On 20th November 2015, within the context of the Geneva Peace Week, the Freedom of Religion International Center (FRICE) and Association Miraisme International organized a Forum on Religion and Peacebuilding. The Geneva Centre, represented by Mr. Ricardo Espinosa, Executive Director a. i., was invited to join the discussion. Among the other panellists were: Mr. Enrique Montes, President of Association Miraisme International; Prof. Kevin Clements, Chair and Director of the National Centre for Peace and Conflict Studies at the University of Otago; Mr. Carlos A. Baena, Former Senator in Colombia and founder of FRICE); Prof. Khinder Domle, Media Director of University of Duhok; Dr. Paolo Lorenzo Gamba, Former Counsellor EU Commission on faith-based organizations; and Dr. Michael Mutzner, Permanent Representative of the World Evangelical Alliance.
The Forum focused on two main themes: 1) religion in peace processes; and 2) religion and respect for the identity of others. Mr. Espinosa took the floor on behalf of the Geneva Centre on the latter, speaking about the role played by religion in forging identities, as well as on the manipulation of beliefs leading to violence and discrimination. He then stated the importance of Human Rights Council Resolution 16/18 (2011), entitled Combating Intolerance, Negative Stereotyping and Stigmatization of, and Discrimination, Incitement to Violence and Violence against Persons Based on Religion or Belief.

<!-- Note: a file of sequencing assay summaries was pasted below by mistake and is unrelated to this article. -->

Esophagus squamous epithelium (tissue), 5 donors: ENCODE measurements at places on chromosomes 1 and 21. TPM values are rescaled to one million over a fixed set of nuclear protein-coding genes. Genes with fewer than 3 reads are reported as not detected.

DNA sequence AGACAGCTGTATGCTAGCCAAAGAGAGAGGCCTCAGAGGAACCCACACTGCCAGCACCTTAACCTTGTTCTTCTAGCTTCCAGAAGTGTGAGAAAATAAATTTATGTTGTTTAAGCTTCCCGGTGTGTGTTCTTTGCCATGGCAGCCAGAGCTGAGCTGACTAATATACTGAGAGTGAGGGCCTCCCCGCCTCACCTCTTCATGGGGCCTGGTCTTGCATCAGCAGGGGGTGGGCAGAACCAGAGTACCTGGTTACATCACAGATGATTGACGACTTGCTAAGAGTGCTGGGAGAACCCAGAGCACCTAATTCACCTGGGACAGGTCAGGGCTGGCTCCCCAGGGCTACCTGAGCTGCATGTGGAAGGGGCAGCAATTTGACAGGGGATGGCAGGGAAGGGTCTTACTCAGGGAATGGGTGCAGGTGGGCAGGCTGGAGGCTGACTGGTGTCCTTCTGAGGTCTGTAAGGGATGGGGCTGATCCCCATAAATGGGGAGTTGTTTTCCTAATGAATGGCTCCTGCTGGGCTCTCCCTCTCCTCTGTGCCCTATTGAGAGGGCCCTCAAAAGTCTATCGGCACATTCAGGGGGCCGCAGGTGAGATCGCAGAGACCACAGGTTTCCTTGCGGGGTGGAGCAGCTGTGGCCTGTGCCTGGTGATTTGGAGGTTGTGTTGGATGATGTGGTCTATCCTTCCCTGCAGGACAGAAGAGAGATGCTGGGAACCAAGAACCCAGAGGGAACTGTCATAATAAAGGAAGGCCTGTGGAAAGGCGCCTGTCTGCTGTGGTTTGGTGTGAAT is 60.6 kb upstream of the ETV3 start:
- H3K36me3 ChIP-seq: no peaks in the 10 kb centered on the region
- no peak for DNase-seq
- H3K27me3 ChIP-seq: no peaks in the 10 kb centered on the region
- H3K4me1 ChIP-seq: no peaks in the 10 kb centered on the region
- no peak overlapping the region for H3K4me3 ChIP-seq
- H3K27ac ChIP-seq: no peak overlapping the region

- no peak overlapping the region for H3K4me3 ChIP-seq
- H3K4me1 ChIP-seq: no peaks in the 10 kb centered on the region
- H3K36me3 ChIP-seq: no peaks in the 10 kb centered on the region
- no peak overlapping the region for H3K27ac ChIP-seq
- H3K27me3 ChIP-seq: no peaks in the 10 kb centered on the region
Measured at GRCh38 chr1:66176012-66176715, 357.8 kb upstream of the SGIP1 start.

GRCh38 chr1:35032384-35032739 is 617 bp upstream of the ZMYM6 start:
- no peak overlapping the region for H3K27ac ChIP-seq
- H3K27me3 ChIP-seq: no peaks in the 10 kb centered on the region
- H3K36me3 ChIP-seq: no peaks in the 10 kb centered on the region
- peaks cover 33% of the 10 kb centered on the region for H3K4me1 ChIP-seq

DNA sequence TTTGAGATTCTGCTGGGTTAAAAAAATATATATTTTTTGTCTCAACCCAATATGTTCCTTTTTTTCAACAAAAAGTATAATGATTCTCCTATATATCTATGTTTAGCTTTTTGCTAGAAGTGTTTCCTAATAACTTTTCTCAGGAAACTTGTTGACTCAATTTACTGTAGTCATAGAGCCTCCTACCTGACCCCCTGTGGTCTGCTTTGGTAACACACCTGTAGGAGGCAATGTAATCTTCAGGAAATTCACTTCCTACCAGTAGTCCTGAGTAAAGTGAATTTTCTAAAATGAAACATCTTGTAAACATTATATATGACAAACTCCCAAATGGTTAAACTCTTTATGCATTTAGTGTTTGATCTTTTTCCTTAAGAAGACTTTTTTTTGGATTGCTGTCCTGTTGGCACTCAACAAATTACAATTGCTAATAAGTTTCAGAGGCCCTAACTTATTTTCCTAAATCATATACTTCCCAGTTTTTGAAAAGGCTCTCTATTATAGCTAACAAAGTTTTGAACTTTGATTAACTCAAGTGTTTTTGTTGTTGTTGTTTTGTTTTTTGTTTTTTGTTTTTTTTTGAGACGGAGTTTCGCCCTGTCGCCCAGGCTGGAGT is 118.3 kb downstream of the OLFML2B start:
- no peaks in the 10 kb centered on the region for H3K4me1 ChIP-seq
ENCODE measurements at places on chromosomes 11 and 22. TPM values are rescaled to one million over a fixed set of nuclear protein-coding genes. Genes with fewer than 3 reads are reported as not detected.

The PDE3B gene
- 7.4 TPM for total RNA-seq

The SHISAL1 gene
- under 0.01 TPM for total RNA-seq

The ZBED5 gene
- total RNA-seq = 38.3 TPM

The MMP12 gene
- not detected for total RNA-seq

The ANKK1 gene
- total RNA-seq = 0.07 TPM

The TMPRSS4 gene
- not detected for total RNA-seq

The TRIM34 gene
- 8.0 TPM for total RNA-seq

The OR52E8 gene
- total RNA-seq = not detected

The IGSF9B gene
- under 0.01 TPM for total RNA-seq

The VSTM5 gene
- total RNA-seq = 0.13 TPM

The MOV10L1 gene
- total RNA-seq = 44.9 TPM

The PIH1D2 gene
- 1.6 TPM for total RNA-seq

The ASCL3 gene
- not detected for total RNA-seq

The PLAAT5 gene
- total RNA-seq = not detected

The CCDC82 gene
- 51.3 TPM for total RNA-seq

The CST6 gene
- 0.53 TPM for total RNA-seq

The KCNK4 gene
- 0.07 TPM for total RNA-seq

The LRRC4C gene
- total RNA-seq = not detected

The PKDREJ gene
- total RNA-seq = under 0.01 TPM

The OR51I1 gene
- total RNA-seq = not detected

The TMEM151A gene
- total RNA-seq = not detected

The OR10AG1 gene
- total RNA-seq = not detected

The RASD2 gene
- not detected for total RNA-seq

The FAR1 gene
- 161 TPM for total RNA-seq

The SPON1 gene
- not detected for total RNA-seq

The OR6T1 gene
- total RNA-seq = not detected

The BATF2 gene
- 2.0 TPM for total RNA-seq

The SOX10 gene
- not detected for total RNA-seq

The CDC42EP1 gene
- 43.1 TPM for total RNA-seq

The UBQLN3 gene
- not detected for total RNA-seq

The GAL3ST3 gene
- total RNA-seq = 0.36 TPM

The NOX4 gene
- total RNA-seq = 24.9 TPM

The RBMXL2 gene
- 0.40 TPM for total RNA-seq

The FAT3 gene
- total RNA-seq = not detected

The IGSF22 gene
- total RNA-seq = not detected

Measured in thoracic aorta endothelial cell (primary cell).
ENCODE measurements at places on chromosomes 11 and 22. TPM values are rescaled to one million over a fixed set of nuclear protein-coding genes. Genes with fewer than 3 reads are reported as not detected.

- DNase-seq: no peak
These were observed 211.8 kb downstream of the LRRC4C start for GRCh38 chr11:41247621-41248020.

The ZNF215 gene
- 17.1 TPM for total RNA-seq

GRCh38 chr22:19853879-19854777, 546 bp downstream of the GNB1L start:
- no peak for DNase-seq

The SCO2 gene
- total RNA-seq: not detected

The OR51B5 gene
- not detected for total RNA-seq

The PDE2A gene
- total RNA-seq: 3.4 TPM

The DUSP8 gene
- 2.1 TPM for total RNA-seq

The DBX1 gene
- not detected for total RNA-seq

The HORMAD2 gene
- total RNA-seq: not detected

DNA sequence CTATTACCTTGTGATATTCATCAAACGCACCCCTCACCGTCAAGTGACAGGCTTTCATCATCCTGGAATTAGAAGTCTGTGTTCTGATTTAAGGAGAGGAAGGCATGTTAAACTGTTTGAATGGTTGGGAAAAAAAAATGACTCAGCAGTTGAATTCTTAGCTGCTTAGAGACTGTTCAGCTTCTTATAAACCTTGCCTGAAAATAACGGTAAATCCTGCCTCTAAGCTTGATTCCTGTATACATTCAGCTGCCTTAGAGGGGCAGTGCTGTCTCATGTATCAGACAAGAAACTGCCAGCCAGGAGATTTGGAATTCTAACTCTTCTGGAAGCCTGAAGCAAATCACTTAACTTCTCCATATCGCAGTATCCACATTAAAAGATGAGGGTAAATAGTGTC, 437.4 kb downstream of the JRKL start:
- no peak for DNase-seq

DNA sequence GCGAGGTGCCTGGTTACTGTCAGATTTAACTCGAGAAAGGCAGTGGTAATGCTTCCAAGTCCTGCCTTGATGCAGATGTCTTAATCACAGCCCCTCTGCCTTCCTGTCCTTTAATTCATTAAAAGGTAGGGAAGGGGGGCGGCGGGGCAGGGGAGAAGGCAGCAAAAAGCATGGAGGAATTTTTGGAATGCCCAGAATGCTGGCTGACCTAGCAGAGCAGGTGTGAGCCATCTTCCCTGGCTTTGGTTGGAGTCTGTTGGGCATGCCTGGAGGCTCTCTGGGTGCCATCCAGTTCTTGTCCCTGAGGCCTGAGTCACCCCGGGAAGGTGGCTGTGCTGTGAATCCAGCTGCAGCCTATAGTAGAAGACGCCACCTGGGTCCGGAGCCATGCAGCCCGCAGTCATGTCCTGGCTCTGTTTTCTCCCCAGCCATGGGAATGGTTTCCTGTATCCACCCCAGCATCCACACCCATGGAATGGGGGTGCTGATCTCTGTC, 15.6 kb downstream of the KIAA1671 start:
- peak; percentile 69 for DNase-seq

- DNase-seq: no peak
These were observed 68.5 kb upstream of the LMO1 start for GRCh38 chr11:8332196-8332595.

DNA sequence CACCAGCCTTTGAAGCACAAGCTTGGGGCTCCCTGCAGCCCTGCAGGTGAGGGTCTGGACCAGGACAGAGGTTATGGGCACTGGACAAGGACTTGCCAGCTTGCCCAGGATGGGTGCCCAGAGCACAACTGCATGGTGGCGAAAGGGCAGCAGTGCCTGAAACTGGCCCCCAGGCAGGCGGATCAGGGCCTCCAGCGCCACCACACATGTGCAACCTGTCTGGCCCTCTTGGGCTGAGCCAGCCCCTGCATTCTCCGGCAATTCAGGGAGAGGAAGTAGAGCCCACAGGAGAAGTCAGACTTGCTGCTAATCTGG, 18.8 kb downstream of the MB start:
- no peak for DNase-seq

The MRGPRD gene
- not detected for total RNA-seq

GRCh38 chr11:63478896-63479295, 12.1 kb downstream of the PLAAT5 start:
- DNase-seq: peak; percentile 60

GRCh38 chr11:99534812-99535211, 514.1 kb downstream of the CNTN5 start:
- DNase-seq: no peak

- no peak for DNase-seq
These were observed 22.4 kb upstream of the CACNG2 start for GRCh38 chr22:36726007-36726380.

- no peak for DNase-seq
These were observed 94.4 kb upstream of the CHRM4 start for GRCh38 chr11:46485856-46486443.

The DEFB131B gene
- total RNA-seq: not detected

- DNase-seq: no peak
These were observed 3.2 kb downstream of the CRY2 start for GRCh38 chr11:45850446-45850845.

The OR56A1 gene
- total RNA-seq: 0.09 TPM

Mr. Espinosa also conveyed to the audience a message on behalf of H. E. Dr. Hanif Al Qassim, Chairman of the Geneva Centre. “When the idea of religion is exploited for political purposes, faith has to be called into question. It is now time for us to clarify our ideas of faith, and reclaim the position of worship and religion in society, promoting the idea that a believer is someone who holds man and God in his spirit, who suffers equally from the harm inflicted to others, and whose greatest virtue is compassion.” – He stated. “The need for dialogue and for the construction of harmonious societies, founded on a culture of coexistence and respect for the identity of others, is essential today. We, at the Geneva Centre, endeavour to guide our youth, through dialogue and training, towards the ideals of compassion and sympathy, in order to be able to lead harmonious and peaceful communities”.
The Geneva Centre would like to thank the organizers for convening this forum and inviting the Geneva Centre to raise its voice on the matter. Intercultural and interreligious dialogue being at the heart of our work, the Geneva Centre aims to contribute to a culture of peace, respect and non-discrimination.